Divorce and Visitation


By Ron Hindbaugh M.A.


When parents decide that they cannot provide a harmonious environment for their children and they feel it is necessary to terminate the marital agreement that they have committed themselves to, it can be a very difficult decision for the children to live with. The children are not responsible for the parent's relationship. This is an obvious statement yet a difficult one for children to understand.

Because of the difficulty children of all ages have with divorce here are a few tips that parents might find helpful in making the transition from Mom and Dad as a team to Mom and Dad as two separate families.

1.        Take the time to explain to the children what is happening and why. This is best done by both parents meeting with the children. If there is too much animosity each parent should meet separately with the children to explain and answer questions they may have.

2.        Explain to the children is that the separation was/is not their fault. They will have overheard arguments about them and may have drawn the conclusion that they are to blame for the separation.

3.        Tell them why you are getting divorced. They need an answer to this question to make some sense out of what, to them, is a confusing time. The answer does not need to be complex but just enough for them to understand. "Mom and Dad just can't get along," is sometimes good enough.

4.        Don't criticize the other parent. The children love both of you and just because you are upset with your ex-spouse does not mean that the children agree with your thinking. A valuable gift that you can give your child is to not criticize their other parent.  If your ex-spouse is a louse, the children will figure it out. But if you are always critical the children will learn to shut their ears because that is not what they want to hear. As a result, it will take longer for them to discover what you have discovered about your ex-spouse.

5.        Give the change time. Divorced individuals report that it takes a Christmas or two to adjust to a separate, two family Christmas celebration. Most likely the children will go through a grieving process. They have lost a single family living situation that was valuable to them. From their point to view, they had no control of the happening in their life. Most likely they will experience denial, anger, confusion, and a time of thinking it through before they can accept what has been "forced" upon them.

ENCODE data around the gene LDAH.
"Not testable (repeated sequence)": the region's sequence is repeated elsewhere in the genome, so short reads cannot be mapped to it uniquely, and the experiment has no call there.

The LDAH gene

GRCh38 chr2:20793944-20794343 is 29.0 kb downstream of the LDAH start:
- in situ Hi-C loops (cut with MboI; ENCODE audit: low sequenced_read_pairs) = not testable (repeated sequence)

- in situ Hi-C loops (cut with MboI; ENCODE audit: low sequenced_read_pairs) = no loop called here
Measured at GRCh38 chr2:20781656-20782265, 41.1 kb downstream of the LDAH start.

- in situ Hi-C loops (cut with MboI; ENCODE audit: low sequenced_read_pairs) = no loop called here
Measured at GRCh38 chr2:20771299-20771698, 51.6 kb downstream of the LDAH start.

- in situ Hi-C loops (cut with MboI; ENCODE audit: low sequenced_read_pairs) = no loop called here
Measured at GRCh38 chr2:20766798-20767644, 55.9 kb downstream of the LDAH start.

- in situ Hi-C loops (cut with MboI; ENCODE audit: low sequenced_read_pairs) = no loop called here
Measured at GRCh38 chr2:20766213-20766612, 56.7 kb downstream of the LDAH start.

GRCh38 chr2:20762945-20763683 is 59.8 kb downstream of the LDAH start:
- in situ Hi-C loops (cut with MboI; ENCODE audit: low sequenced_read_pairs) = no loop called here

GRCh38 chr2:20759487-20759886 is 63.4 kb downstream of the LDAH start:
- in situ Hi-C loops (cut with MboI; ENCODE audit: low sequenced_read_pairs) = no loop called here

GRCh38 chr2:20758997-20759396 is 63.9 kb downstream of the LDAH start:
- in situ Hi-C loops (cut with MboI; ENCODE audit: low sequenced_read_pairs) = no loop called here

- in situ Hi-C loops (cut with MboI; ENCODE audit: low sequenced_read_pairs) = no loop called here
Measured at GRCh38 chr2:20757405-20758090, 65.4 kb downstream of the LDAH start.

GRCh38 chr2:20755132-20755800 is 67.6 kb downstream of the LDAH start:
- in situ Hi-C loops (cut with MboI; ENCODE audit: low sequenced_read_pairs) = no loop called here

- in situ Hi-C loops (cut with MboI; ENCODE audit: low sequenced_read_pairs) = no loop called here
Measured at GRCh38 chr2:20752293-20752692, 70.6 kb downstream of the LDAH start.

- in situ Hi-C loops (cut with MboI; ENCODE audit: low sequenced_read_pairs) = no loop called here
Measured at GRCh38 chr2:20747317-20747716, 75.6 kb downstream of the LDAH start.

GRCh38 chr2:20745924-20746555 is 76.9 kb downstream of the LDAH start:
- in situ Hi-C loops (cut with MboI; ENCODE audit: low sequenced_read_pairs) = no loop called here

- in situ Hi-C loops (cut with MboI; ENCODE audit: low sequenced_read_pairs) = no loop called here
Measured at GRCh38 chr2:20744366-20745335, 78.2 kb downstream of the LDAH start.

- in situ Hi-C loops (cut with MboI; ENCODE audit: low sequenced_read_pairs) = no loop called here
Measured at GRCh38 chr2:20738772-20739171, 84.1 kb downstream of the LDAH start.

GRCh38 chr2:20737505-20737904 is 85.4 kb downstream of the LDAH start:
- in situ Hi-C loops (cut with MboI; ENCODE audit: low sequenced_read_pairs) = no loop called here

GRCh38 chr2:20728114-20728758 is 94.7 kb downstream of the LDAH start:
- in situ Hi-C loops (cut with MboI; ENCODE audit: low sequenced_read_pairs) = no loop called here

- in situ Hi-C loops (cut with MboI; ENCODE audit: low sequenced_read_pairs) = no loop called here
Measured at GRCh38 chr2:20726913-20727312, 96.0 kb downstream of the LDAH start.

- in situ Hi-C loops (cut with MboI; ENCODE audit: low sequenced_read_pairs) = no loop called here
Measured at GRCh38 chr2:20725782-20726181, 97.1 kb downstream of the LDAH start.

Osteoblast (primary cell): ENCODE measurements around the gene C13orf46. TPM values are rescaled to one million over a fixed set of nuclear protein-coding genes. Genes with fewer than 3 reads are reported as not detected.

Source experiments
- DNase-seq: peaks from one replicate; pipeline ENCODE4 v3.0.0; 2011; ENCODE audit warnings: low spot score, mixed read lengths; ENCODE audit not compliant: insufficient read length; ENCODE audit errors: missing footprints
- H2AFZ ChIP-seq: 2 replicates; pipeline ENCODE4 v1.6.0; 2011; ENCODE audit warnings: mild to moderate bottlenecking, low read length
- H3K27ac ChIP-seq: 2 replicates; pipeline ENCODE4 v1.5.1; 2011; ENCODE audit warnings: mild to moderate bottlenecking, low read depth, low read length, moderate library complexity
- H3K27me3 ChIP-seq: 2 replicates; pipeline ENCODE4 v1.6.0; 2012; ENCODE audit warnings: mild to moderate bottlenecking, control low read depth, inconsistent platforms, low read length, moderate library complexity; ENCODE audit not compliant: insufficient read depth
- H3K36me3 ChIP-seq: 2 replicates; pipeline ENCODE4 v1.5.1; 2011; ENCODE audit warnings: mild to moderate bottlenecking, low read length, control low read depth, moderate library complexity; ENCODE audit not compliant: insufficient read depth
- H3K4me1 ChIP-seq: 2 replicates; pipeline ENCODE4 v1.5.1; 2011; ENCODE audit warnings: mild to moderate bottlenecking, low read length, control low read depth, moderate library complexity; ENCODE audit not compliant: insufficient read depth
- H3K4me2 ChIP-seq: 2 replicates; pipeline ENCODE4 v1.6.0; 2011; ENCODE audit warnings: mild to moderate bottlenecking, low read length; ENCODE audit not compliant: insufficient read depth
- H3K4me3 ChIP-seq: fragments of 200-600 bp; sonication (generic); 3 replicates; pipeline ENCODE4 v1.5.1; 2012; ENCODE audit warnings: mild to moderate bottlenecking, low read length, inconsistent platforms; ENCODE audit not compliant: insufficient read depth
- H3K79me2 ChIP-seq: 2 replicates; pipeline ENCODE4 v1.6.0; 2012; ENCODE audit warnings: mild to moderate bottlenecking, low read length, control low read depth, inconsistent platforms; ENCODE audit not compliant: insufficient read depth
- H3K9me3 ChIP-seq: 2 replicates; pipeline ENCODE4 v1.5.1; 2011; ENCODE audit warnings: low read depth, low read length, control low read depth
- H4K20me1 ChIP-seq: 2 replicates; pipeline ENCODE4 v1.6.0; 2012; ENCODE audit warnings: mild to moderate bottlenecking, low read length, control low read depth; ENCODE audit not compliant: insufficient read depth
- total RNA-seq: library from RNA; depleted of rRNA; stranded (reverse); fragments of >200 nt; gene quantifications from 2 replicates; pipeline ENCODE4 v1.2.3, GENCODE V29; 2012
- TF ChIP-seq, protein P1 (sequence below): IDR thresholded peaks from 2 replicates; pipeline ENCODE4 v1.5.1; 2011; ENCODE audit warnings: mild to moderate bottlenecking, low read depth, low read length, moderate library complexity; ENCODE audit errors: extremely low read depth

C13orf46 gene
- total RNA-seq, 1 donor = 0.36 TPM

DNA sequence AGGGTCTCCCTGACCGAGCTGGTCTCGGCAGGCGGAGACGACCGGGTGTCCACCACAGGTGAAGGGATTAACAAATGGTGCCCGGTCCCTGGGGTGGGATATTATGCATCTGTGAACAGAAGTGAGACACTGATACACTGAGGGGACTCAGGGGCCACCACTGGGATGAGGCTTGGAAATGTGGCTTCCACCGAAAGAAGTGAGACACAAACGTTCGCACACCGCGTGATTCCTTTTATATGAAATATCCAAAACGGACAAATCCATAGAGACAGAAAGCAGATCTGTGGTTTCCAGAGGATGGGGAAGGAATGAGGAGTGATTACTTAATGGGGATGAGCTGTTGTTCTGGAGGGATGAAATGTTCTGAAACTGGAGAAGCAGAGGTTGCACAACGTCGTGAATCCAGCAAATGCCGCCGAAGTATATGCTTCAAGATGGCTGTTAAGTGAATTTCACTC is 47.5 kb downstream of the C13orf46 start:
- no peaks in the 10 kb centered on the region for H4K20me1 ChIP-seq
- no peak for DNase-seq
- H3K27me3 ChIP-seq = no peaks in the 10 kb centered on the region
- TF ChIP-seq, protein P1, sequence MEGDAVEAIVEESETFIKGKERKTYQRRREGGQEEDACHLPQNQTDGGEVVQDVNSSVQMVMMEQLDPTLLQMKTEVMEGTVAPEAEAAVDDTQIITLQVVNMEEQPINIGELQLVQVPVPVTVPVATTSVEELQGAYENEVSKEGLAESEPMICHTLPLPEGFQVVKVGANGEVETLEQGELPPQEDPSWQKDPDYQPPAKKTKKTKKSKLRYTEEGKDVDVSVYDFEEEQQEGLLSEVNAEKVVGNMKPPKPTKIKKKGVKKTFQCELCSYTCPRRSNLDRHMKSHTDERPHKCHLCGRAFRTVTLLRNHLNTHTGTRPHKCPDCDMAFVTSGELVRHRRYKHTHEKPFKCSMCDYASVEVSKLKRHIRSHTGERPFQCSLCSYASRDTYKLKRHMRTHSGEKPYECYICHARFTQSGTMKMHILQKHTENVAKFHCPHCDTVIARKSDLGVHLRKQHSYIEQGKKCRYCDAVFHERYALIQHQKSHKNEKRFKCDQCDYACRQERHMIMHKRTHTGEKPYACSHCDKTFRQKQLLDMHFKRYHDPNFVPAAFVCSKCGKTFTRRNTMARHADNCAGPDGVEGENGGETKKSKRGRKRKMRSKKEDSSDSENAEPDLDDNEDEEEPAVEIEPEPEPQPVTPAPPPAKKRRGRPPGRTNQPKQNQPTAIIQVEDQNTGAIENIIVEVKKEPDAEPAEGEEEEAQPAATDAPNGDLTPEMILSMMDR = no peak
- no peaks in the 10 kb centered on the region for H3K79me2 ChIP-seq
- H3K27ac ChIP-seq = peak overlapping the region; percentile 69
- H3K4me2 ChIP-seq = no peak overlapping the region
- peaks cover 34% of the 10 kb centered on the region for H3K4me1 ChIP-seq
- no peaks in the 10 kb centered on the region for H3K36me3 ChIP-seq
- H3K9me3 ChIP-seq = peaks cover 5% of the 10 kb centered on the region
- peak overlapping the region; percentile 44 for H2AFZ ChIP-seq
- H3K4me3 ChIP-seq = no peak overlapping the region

6.        Don't feel sorry for them and try to "buy" their love. They will see right through any attempt on your part to give them things or to treat them with activities that cost money. Children report to me that the thing they want most from the parent that is not physically present is jut time. They want to build a relationship with the other parent. Relationships can only be built by spending time with the significant other. There will be no memories if no time is spent with your child. Time with you is one of the most valuable things you can give your child.

7.        Keep close to your child. Remember their birthday and be their when there are special events in their life. When you remember the special times in a child's life they feel that you are still there on their cheering team and it doesn't seem as hard being with out you at other times.

A divorce does not have to signal the end of the world to a child. The wise parents will take the time to consider the feelings and adjustments that the child is having, and take action to assist the child through the separation process.